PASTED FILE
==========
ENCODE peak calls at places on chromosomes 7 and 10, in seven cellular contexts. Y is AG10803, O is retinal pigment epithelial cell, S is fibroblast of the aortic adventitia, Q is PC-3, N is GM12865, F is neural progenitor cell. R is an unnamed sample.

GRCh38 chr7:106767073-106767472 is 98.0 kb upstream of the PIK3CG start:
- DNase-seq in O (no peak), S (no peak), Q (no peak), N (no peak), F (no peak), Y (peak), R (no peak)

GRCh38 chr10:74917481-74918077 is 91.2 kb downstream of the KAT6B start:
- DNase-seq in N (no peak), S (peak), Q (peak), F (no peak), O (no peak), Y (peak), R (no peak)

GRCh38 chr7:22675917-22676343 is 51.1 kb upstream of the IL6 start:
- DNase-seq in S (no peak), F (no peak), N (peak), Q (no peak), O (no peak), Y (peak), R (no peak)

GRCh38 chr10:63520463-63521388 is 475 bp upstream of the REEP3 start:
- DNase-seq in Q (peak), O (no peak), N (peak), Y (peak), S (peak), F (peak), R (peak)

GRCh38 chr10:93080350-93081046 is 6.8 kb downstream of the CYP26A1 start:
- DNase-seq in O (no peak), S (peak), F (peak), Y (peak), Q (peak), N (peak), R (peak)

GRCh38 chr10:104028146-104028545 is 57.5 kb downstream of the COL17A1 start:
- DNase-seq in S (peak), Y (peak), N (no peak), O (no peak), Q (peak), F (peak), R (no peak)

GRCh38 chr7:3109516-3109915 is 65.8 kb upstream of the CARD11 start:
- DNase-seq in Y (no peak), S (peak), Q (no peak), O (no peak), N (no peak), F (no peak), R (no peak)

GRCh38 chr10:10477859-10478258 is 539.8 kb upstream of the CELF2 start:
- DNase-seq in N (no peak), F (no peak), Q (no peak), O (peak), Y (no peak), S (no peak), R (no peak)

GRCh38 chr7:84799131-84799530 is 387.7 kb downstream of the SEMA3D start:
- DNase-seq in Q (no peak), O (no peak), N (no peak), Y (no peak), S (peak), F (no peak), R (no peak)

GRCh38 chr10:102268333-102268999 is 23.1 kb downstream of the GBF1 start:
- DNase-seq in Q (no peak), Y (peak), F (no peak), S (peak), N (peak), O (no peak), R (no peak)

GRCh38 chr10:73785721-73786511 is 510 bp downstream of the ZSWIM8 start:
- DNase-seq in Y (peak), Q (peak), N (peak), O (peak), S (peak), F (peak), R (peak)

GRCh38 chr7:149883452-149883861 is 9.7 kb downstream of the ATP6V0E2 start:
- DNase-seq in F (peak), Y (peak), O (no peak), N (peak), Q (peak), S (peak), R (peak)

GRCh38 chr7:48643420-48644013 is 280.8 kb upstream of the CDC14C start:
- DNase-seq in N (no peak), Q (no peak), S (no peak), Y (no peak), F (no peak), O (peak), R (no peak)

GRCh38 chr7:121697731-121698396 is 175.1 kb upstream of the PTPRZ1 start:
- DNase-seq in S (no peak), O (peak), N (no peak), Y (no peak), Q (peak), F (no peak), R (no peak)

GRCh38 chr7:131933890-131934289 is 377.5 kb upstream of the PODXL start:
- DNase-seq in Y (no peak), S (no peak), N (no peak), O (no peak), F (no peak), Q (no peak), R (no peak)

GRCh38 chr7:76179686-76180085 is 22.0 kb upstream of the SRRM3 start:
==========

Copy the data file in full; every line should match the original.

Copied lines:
ENCODE peak calls at places on chromosomes 7 and 10, in seven cellular contexts. Y is AG10803, O is retinal pigment epithelial cell, S is fibroblast of the aortic adventitia, Q is PC-3, N is GM12865, F is neural progenitor cell. R is an unnamed sample.

GRCh38 chr7:106767073-106767472 is 98.0 kb upstream of the PIK3CG start:
- DNase-seq in O (no peak), S (no peak), Q (no peak), N (no peak), F (no peak), Y (peak), R (no peak)

GRCh38 chr10:74917481-74918077 is 91.2 kb downstream of the KAT6B start:
- DNase-seq in N (no peak), S (peak), Q (peak), F (no peak), O (no peak), Y (peak), R (no peak)

GRCh38 chr7:22675917-22676343 is 51.1 kb upstream of the IL6 start:
- DNase-seq in S (no peak), F (no peak), N (peak), Q (no peak), O (no peak), Y (peak), R (no peak)

GRCh38 chr10:63520463-63521388 is 475 bp upstream of the REEP3 start:
- DNase-seq in Q (peak), O (no peak), N (peak), Y (peak), S (peak), F (peak), R (peak)

GRCh38 chr10:93080350-93081046 is 6.8 kb downstream of the CYP26A1 start:
- DNase-seq in O (no peak), S (peak), F (peak), Y (peak), Q (peak), N (peak), R (peak)

GRCh38 chr10:104028146-104028545 is 57.5 kb downstream of the COL17A1 start:
- DNase-seq in S (peak), Y (peak), N (no peak), O (no peak), Q (peak), F (peak), R (no peak)

GRCh38 chr7:3109516-3109915 is 65.8 kb upstream of the CARD11 start:
- DNase-seq in Y (no peak), S (peak), Q (no peak), O (no peak), N (no peak), F (no peak), R (no peak)

GRCh38 chr10:10477859-10478258 is 539.8 kb upstream of the CELF2 start:
- DNase-seq in N (no peak), F (no peak), Q (no peak), O (peak), Y (no peak), S (no peak), R (no peak)

GRCh38 chr7:84799131-84799530 is 387.7 kb downstream of the SEMA3D start:
- DNase-seq in Q (no peak), O (no peak), N (no peak), Y (no peak), S (peak), F (no peak), R (no peak)

GRCh38 chr10:102268333-102268999 is 23.1 kb downstream of the GBF1 start:
- DNase-seq in Q (no peak), Y (peak), F (no peak), S (peak), N (peak), O (no peak), R (no peak)

GRCh38 chr10:73785721-73786511 is 510 bp downstream of the ZSWIM8 start:
- DNase-seq in Y (peak), Q (peak), N (peak), O (peak), S (peak), F (peak), R (peak)

GRCh38 chr7:149883452-149883861 is 9.7 kb downstream of the ATP6V0E2 start:
- DNase-seq in F (peak), Y (peak), O (no peak), N (peak), Q (peak), S (peak), R (peak)

GRCh38 chr7:48643420-48644013 is 280.8 kb upstream of the CDC14C start:
- DNase-seq in N (no peak), Q (no peak), S (no peak), Y (no peak), F (no peak), O (peak), R (no peak)

GRCh38 chr7:121697731-121698396 is 175.1 kb upstream of the PTPRZ1 start:
- DNase-seq in S (no peak), O (peak), N (no peak), Y (no peak), Q (peak), F (no peak), R (no peak)

GRCh38 chr7:131933890-131934289 is 377.5 kb upstream of the PODXL start:
- DNase-seq in Y (no peak), S (no peak), N (no peak), O (no peak), F (no peak), Q (no peak), R (no peak)

GRCh38 chr7:76179686-76180085 is 22.0 kb upstream of the SRRM3 start: